• Appellate Division, First Department: March 16, 2021

    Publication Date: 2021-03-18
    Practice Area: Civil Appeals | Criminal Appeals
    Industry:
    Court: Appellate Division, First Department, Appeals & Motions
    Judge: Unsigned
    Attorneys: For plaintiff:
    for defendant:

    Case Number: DOCKET

    Appellate Division, First Department: March 16, 2021

  • March 17, 2021 | New York Law Journal

    Civil FBAR Penalty Litigation: No Reprieve for Taxpayers

    In this edition of his Tax Litigation Issues column, Jeremy H. Temkin discusses recent decisions that reflect a continued judicial antagonism to taxpayers' attempts to avoid civil penalties and the rejection of attempts to cap such penalties.

    1 minute read

  • March 4, 2021 | New York Law Journal

    Where's the Quid? DOJ Tests the Limits of Public Corruption Law

    In this edition of their White-Collar Crime column, Elkan Abramowitz and Jonathan S. Sack describe two pending federal prosecutions, which level corruption charges against high-level officials in Ohio and Illinois, and consider how the theories of prosecution in these cases might be viewed in light of court decisions in other public corruption cases. They conclude with observations about the outer limits of federal public corruption prosecutions.

    1 minute read

  • March 1, 2021 | New York Law Journal

    Cuomo Chooses White-Collar Firm to Represent Administration in Probe of Nursing Home COVID Death Reporting

    The law firm, Morvillo Abramowitz Grand Iason & Anello, will represent the governor's office in the Eastern District's investigation, law firm partner Elkan Abramowitz told the Law Journal on Monday.

    1 minute read

  • February 16, 2021 | New York Law Journal

    The Federal Arbitration Act Precludes New York From Exempting Claims From Arbitration

    In this edition of their Southern District Civil Practice Roundup, Edward M. Spiro and Christopher B. Harwood discuss a recent case which demonstrates that, due to the FAA's national policy favoring arbitration, absent exceptional circumstances a party will not be able to avoid its prior agreement to arbitrate a claim subject to the FAA.

    1 minute read

  • February 10, 2021 | New York Law Journal

    Congress's Signing Bonus for Gensler: New Powers for His SEC

    In this edition of their White-Collar Crime column, Robert J. Anello and Richard F. Albert explain that regardless of his enforcement priorities, Gary Gensler's SEC will benefit from the expansion of the SEC's powers that Congress included in the National Defense Authorization Act passed on the first day of the new year. In enacting this law, Congress effectively has overridden the SEC's recent stinging Supreme Court defeats.

    1 minute read

  • January 20, 2021 | New York Law Journal

    Tax Defendants Reaping the Benefit of 'Booker'

    In the past five years judges have become increasingly likely to exercise their discretion under 'Booker' to sentence defendants convicted of tax offenses below the applicable Guidelines. However, as Jeremy H. Temkin notes in his Tax Litigation Issues column, notwithstanding this increased leniency in relation to the Guidelines, defendants sentenced during fiscal 2019 were more likely to receive some period of incarceration (and the period of incarceration imposed was likely to be longer) than tax offenders sentenced before 'Booker' as well as those sentenced five years ago.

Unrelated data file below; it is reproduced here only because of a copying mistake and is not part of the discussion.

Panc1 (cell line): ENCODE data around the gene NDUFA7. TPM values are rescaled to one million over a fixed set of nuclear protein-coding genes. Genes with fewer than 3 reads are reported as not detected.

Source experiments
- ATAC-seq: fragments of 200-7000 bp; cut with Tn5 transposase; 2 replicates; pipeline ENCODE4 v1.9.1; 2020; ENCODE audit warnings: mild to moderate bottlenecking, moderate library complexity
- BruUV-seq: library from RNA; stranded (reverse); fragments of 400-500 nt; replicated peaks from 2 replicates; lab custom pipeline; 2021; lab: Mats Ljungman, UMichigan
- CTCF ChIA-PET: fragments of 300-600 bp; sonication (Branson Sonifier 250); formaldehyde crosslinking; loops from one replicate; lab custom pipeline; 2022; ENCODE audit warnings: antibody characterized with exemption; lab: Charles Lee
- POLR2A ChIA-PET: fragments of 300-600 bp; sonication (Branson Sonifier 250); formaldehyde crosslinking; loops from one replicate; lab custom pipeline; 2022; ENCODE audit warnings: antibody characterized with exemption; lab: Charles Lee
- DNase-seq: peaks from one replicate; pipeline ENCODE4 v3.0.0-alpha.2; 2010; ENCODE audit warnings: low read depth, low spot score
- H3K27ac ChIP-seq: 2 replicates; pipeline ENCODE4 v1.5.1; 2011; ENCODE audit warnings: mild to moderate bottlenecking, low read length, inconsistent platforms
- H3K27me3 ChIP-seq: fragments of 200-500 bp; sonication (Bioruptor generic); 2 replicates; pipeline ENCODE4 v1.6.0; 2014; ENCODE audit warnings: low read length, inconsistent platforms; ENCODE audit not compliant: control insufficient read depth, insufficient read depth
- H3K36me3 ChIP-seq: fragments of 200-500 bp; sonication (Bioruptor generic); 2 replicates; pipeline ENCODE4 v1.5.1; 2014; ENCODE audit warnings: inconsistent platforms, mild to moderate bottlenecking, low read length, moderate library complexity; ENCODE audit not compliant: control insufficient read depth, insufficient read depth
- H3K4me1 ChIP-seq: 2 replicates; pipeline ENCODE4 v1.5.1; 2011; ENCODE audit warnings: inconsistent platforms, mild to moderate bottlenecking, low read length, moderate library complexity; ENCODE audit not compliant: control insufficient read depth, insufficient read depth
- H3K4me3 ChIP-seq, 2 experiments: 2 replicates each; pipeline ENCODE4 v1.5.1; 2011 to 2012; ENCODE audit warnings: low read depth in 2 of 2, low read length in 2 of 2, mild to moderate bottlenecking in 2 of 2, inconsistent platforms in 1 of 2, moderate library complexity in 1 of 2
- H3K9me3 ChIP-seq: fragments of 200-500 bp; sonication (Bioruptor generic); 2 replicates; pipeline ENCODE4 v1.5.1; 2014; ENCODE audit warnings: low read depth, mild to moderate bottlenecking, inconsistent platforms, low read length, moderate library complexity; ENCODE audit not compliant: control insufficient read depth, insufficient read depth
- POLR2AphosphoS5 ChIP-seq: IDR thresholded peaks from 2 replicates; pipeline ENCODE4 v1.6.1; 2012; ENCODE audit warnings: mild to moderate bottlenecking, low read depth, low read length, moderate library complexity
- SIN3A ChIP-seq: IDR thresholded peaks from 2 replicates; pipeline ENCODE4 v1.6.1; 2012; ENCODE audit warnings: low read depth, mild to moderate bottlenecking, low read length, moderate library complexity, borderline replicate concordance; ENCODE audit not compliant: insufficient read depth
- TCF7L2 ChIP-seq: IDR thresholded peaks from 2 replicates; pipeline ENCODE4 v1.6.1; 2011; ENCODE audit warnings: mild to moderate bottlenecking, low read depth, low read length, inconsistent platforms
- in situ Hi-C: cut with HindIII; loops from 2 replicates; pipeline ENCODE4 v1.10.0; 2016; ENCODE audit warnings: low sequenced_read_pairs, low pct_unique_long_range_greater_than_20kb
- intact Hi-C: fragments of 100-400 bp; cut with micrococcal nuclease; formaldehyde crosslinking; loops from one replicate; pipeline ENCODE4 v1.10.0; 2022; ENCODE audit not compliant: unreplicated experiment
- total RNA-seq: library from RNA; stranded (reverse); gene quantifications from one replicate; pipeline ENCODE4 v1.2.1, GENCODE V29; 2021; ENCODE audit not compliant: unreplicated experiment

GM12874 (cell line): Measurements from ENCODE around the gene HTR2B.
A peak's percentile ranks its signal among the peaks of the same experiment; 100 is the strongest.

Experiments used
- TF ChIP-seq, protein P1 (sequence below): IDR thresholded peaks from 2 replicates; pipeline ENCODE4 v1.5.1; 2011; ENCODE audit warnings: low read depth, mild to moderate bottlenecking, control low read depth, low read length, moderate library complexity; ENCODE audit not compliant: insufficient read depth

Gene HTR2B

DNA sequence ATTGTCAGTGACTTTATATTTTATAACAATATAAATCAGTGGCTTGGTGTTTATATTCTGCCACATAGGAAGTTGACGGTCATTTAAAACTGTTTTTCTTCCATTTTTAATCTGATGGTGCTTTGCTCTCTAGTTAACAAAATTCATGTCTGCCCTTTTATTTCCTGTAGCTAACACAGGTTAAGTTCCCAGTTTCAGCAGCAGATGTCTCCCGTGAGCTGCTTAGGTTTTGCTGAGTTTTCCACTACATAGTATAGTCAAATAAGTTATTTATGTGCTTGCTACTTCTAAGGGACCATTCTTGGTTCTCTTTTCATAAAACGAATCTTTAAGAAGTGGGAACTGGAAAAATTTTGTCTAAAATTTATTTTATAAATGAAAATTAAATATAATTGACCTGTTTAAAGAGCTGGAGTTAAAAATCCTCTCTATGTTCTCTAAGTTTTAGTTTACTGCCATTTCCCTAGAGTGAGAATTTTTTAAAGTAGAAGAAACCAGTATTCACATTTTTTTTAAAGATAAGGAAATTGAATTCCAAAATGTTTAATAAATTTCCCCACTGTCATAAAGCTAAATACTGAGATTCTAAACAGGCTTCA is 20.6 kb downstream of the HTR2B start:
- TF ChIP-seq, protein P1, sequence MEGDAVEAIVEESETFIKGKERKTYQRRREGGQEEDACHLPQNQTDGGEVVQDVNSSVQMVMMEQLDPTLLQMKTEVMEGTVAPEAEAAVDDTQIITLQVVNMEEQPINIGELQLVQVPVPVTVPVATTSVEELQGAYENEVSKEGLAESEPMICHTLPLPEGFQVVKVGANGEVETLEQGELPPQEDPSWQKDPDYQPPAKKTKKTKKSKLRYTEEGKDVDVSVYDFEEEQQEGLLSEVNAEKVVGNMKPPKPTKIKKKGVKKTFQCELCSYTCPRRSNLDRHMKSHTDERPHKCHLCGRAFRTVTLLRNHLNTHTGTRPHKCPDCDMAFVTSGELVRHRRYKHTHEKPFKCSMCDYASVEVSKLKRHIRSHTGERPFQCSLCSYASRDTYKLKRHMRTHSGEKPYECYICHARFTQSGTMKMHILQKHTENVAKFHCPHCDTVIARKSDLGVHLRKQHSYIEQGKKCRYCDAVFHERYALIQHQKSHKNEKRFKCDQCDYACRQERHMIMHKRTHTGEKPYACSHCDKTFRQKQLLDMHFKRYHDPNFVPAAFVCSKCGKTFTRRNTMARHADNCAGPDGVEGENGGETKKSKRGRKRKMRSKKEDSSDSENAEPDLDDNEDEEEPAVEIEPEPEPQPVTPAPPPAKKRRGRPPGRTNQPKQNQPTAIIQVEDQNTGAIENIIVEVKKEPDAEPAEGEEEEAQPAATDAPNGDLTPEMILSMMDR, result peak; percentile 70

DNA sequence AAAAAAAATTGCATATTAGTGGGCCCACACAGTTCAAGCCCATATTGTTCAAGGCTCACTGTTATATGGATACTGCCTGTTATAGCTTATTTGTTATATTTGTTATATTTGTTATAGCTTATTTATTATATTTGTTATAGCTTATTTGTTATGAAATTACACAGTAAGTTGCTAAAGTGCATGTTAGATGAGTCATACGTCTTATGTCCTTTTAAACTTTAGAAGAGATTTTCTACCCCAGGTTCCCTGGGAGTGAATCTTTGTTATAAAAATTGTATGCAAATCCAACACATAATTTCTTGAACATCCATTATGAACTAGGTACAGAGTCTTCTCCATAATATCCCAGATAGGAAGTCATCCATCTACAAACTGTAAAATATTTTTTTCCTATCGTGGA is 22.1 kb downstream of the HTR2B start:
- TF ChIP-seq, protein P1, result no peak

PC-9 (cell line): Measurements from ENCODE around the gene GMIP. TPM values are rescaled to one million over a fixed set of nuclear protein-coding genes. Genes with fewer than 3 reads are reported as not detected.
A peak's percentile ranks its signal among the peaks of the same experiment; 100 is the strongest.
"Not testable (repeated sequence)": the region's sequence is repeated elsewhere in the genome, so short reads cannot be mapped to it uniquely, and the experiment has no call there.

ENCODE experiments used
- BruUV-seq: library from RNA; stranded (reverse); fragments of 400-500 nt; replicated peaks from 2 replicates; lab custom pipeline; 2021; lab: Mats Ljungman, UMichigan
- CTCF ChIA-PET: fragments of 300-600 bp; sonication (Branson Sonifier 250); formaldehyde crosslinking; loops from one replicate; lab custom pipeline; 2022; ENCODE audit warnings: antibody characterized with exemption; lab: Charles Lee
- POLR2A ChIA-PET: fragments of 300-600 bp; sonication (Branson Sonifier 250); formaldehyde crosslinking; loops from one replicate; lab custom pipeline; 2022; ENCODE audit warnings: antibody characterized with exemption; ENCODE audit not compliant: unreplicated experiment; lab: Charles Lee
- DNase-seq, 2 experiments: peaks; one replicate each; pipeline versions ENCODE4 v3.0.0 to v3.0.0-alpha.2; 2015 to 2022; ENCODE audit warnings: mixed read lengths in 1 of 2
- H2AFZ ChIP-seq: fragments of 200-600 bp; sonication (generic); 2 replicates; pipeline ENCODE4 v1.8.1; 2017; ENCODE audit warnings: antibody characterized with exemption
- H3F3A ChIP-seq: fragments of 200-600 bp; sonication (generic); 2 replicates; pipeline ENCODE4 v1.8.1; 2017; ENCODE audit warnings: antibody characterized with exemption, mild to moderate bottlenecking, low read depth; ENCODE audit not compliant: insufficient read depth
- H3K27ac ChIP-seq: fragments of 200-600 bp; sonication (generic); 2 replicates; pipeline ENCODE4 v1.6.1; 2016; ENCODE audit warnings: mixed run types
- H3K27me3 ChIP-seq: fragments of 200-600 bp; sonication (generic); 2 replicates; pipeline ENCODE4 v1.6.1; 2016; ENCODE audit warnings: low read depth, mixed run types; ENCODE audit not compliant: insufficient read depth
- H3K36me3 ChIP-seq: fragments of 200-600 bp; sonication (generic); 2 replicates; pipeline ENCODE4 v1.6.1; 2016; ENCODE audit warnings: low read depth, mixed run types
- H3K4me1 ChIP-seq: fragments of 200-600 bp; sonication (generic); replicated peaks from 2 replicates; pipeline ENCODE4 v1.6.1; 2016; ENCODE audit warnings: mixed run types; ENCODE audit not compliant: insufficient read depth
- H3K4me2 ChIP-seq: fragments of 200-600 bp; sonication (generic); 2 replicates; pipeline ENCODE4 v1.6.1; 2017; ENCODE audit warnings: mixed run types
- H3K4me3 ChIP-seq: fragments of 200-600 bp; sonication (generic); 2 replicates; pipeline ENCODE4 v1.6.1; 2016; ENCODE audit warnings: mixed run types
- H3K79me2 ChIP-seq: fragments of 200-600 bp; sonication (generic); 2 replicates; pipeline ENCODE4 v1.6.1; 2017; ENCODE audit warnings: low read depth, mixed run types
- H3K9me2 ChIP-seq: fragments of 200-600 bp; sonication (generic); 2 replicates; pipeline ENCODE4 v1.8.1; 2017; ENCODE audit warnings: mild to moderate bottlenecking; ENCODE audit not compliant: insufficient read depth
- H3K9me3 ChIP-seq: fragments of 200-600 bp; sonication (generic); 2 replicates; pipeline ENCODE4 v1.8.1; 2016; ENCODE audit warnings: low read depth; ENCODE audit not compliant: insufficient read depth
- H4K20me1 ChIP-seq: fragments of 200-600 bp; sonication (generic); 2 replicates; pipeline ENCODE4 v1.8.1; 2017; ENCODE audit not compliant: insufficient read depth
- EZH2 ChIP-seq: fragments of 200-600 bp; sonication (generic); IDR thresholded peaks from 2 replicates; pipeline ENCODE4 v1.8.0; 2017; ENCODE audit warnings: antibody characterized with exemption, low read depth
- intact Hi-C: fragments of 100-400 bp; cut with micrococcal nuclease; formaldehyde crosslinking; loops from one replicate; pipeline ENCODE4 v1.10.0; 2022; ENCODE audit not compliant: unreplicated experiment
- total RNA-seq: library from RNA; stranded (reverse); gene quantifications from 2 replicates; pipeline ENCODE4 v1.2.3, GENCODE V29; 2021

1 minute read

  • January 14, 2021 | New York Law Journal

    When Does Company Counsel Also Represent a Company Founder?

    In their White-Collar Crime article, Elkan Abramowitz and Jonathan Sack discuss the dispute over privilege in the case of Theranos founder Elizabeth Holmes, which demonstrates the importance of documenting the nature and scope of a client representation at the outset of an engagement and over time.

    1 minute read

  • December 14, 2020 | New York Law Journal

    Obtaining Discovery Relating to a Confidential Private Mediation

    While courts generally cloak mediation with a fair degree of confidentiality, this protection is not absolute and courts have disagreed whether a party seeking discovery of materials relating to a confidential private mediation (as distinct from a court-sponsored mediation) must make a heightened showing of need. In this edition of their Southern District Civil Practice Roundup, Edward M. Spiro and Christopher B. Harwood discuss a recent case that addressed this issue.

    1 minute read

  • December 9, 2020 | New York Law Journal

    Days Seem Numbered for Circuit's Controversial Insider Trading Decision

    Days before Thanksgiving, the United States Solicitor General's office responded to defendants' petitions for certiorari in 'Blaszczak'. The government agreed that the Supreme Court should vacate the Second Circuit's decision, and suggested a remand for further consideration in light of an intervening decision in 'Kelly v. United States'. The significant issues the certiorari petitions present in two critical areas of white-collar criminal doctrine are worthy of practitioners' attention and are addressed by White-Collar Crime columnists Robert J. Anello and Richard F. Albert.

    1 minute read

  • November 18, 2020 | New York Law Journal

    Anticipating Justice Amy Coney Barrett's Role in Tax Jurisprudence

    In this edition of his Tax Litigation Issues column, Jeremy H. Temkin examines two civil tax decisions written by Justice Amy Coney Barrett during her tenure as a Circuit Court judge. Although these decisions do not foreshadow how Justice Barrett will address "hot button" issues that will come before the court in the years to come, they are noteworthy for the thoughtful approach taken to the issues presented.

    1 minute read